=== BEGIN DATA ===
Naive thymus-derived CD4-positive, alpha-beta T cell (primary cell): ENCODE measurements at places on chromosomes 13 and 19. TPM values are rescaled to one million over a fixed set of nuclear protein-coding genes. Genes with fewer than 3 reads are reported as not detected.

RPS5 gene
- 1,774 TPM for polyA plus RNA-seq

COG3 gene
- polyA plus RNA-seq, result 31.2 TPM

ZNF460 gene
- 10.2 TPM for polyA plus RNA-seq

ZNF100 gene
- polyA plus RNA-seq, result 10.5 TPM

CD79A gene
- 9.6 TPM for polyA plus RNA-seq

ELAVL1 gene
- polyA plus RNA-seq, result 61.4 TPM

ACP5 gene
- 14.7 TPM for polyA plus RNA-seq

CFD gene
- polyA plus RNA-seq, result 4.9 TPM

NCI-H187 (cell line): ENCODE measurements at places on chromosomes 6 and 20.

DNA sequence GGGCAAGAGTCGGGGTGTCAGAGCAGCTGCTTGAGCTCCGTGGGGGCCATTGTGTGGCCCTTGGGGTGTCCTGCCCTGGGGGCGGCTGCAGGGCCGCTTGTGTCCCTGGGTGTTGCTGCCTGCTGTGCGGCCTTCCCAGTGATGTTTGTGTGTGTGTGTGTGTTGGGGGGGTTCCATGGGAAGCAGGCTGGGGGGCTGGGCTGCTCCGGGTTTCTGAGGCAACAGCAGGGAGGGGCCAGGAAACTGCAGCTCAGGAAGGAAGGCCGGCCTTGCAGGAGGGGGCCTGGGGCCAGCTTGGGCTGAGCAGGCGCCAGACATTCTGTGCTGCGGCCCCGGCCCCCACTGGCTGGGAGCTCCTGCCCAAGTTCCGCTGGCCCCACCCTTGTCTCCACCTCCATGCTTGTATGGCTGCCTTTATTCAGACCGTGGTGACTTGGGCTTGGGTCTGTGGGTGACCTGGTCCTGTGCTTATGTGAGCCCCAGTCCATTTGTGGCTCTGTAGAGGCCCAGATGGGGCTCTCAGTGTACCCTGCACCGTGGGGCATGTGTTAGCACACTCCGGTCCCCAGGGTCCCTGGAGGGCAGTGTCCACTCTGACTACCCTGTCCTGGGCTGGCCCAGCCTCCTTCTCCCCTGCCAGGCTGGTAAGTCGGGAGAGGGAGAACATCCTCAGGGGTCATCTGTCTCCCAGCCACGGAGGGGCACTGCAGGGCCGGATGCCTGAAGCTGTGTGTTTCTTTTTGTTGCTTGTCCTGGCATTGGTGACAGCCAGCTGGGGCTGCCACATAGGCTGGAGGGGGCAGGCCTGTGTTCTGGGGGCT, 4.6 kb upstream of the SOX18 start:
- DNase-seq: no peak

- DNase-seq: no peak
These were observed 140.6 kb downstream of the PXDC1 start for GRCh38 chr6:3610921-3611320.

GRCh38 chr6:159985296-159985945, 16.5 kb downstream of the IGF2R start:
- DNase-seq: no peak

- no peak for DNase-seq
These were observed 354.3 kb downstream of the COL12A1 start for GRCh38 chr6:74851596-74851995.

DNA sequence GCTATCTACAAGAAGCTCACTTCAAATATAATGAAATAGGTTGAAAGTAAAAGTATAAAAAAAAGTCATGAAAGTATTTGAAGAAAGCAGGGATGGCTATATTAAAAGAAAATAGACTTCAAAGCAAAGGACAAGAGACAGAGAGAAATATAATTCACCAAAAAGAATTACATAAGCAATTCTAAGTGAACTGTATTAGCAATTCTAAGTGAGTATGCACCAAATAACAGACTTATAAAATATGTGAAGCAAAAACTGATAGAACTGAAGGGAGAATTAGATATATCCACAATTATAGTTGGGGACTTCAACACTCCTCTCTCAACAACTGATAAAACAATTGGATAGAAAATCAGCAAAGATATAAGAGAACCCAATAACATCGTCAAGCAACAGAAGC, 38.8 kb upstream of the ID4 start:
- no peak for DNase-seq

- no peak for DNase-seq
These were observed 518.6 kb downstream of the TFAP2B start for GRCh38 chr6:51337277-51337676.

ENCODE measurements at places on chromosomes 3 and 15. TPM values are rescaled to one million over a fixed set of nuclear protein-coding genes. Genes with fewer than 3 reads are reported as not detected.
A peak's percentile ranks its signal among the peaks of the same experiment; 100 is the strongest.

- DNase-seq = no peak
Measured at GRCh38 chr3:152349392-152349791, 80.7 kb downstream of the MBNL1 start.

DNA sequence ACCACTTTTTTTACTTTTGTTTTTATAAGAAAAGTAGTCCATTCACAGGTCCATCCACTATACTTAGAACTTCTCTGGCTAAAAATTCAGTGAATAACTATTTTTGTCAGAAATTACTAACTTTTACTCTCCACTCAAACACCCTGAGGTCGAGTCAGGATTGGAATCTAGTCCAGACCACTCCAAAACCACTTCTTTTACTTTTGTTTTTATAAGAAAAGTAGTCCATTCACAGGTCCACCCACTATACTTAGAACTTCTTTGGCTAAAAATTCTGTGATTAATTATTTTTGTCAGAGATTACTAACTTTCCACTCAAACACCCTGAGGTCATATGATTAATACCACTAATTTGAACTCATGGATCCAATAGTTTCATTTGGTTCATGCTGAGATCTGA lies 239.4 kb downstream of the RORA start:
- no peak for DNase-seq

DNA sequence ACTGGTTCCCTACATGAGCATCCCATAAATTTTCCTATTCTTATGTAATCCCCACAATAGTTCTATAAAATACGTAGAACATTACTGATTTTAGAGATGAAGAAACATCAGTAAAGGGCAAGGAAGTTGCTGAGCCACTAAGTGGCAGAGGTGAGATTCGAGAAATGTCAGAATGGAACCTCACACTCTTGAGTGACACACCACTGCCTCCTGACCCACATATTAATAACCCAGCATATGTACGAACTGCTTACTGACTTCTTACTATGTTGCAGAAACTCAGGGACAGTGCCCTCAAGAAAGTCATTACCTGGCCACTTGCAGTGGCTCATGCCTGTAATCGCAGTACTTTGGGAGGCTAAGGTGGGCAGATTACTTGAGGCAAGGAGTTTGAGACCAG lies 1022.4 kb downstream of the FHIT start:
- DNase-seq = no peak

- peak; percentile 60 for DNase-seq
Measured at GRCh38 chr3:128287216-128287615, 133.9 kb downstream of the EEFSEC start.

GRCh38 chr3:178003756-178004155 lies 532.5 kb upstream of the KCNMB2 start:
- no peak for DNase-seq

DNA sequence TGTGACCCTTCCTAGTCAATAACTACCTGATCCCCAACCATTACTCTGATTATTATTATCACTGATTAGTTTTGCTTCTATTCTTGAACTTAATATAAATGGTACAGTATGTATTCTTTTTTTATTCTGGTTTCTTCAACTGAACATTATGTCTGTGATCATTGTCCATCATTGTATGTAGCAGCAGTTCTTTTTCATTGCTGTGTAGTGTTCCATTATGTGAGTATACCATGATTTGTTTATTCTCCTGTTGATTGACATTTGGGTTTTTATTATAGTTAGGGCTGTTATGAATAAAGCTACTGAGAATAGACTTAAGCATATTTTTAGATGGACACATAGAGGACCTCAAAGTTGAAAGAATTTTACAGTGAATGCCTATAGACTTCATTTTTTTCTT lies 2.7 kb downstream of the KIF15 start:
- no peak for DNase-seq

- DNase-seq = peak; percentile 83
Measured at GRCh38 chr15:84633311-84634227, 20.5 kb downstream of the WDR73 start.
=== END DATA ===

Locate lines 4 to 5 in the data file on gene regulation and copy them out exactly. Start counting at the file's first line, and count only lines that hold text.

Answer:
COG3 gene
- polyA plus RNA-seq, result 31.2 TPM